Eurasia News Week in Review - May 9, 2014

Central Eurasia

Deputy Secretary of State William Burns expressed the United States’ commitment to the sovereignty and independence of the Central Asia states during his visit to the region, while a new bill in the Senate aims to enhance U.S. defense cooperation with Georgia and Azerbaijan. Below is a roundup of these stories and some of the other top articles and news highlights from around Central Eurasia over the last week:

United States security stories:

  • Deputy Secretary of State William Burns visited Uzbekistan and Kazakhstan on Wednesday and Thursday respectively, where he met with the presidents of the two countries and other senior officials. Burns thanked both countries for their participation in the Northern Distribution Network and discussed ways to de-escalate the crisis in Ukraine. Interestingly, in Uzbekistan Burns noted that the U.S. – Uzbek partnership could only reach its full potential if the countries maintained an open dialogue about a variety of U.S. human rights concerns. In Kazakhstan, meanwhile, Burns only vaguely stated that political progress should keep pace with the country’s economic development. 
  • Late last week the ranking member of the U.S. Senate Committee on Foreign Relations, Senator Bob Corker (R-TN), introduced the Russian Aggression Prevention Act of 2014. The bill calls on the administration to grant Georgia, Ukraine and Moldova “major non-NATO ally” status, which would significantly enhance defense ties with those countries. The bill also calls for “expanded security force training, assistance and defense cooperation” with a number of countries in Eastern Europe and the Caucasus, including Georgia and Azerbaijan. Armenia, which is a member of the Moscow-led Collective Security Treaty Organization (CSTO), was left out of the bill entirely.
  • Georgian Defense Minister Irakli Alasania continued his U.S. visit and met with Secretary of Defense Chuck Hagel on Wednesday. The two sides discussed Georgia’s deployments to Afghanistan, Georgia’s interoperability with NATO, the U.S. defense relationship with Georgia, and the situation in Ukraine.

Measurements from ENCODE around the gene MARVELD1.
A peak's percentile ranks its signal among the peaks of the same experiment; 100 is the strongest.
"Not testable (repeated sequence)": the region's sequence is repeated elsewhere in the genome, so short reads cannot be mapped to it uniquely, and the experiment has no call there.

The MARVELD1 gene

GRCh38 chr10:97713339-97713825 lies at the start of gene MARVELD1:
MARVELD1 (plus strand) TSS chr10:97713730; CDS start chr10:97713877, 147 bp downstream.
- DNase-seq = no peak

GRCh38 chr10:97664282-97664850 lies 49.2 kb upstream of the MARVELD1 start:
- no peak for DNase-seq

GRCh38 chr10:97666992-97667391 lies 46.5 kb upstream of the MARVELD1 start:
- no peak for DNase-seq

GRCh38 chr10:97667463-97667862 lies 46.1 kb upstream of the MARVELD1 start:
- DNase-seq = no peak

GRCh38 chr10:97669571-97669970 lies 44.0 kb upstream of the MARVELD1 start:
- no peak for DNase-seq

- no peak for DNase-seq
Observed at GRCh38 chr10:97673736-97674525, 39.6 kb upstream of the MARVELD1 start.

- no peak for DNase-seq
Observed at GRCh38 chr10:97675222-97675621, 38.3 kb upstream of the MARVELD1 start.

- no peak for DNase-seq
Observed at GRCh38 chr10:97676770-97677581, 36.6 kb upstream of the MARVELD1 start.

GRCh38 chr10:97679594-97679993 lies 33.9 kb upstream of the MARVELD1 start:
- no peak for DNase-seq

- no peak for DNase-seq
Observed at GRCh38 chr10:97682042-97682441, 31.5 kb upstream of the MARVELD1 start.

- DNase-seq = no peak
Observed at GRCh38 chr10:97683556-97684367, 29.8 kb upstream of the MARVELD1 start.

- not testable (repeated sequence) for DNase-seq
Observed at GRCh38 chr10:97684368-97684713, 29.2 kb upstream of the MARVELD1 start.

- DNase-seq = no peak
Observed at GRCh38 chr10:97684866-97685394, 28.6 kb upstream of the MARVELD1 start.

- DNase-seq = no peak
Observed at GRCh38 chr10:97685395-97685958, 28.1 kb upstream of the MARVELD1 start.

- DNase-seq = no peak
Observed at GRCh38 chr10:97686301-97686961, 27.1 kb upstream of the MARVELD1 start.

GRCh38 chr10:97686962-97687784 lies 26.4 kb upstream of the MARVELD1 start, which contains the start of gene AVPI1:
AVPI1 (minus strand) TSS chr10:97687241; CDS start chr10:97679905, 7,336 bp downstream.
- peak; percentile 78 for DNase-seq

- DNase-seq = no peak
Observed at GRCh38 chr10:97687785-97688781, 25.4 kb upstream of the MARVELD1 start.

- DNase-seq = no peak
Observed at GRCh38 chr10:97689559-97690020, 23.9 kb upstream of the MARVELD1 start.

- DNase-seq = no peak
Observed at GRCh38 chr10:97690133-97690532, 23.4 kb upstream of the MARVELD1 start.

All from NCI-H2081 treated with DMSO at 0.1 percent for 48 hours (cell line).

• The U.S. Navy frigate USS Taylor is docking in the Georgian port-town of Batumi this week. While in Georgia, U.S. sailors will conduct a variety of trainings with their Georgian Coast Guard counterparts.
  • In an interview with Defense News, the outgoing commander of U.S. Transportation Command, General William Fraser, stated that the U.S. continues to use the Northern Distribution Network (NDN) for shipping material in and out of Afghanistan. General Fraser also said that while the U.S. has not negotiated any new transport lanes in Central Asia or the South Caucasus, it has renewed transit agreements with all NDN participating countries.
  • On Wednesday the U.S. co-chair of the Minsk Group (a French, Russian and U.S. group charged with helping to resolve the Nagorno Karabakh conflict) gave one of the first U.S. policy statements about the conflict in recent years. While Ambassador James Warlick’s speech mainly reiterated stated-U.S. policy, he also provided some subtle challenges to the leaders of Armenia and Azerbaijan, according to Carnegie Endowment Senior Associate Thomas de Waal. For instance, Warlick called for increased engagement by both countries’ presidents, suggesting that current efforts by Armenia and Azerbaijan’s foreign ministers are insufficient to resolving the conflict. 
  • On Tuesday the United States and other major nuclear powers signed the Protocol to the Central Asian Nuclear-Weapon-Free- Zone (CANWFZ) Treaty. Under the treaty, the five Central Asian states pledge not to station, test or develop nuclear weapons. In return, the treaty “provides legally-binding assurances … [that the major nuclear power won’t] use or threaten to use nuclear weapons against CANWFZ Treaty parties.”

Some other top security stories:

  • In an interview with The Daily Beast, Defense Minister Irakli Alasania said that Georgia is offering Ukraine “lessons learned” from Russia’s 2008 invasion of Georgia. For instance, Alasania “stressed the importance of targeting moles within the military and security services … He said that only young, pro-Western officers should be promoted to key positions.” These lessons are partly derived from a report commissioned by the current Georgian administration regarding the 2008 conflict, which is due to be released soon.
  • A NATO delegation traveled to Azerbaijan this week to evaluate a large-scale military exercise by Azerbaijan’s infantry battalion. NATO officials also met with Azerbaijan’s defense minister on the sidelines of the exercise. 
  • Twenty-five people were injured on Thursday when clashes broke out between Tajik and Kyrgyz citizens near the Tajikistan – Kyrgyzstan border. The region last experience serious tensions in January, and the current situation is described as “‘tense’ but stable.”
  • Russian President Vladimir Putin met with the presidents of Armenia, Kyrgyzstan, Tajikistan and Belarus (all CSTO countries) to discuss the crisis in Ukraine and other bilateral issues. The presidents also attended a Russian military exercise.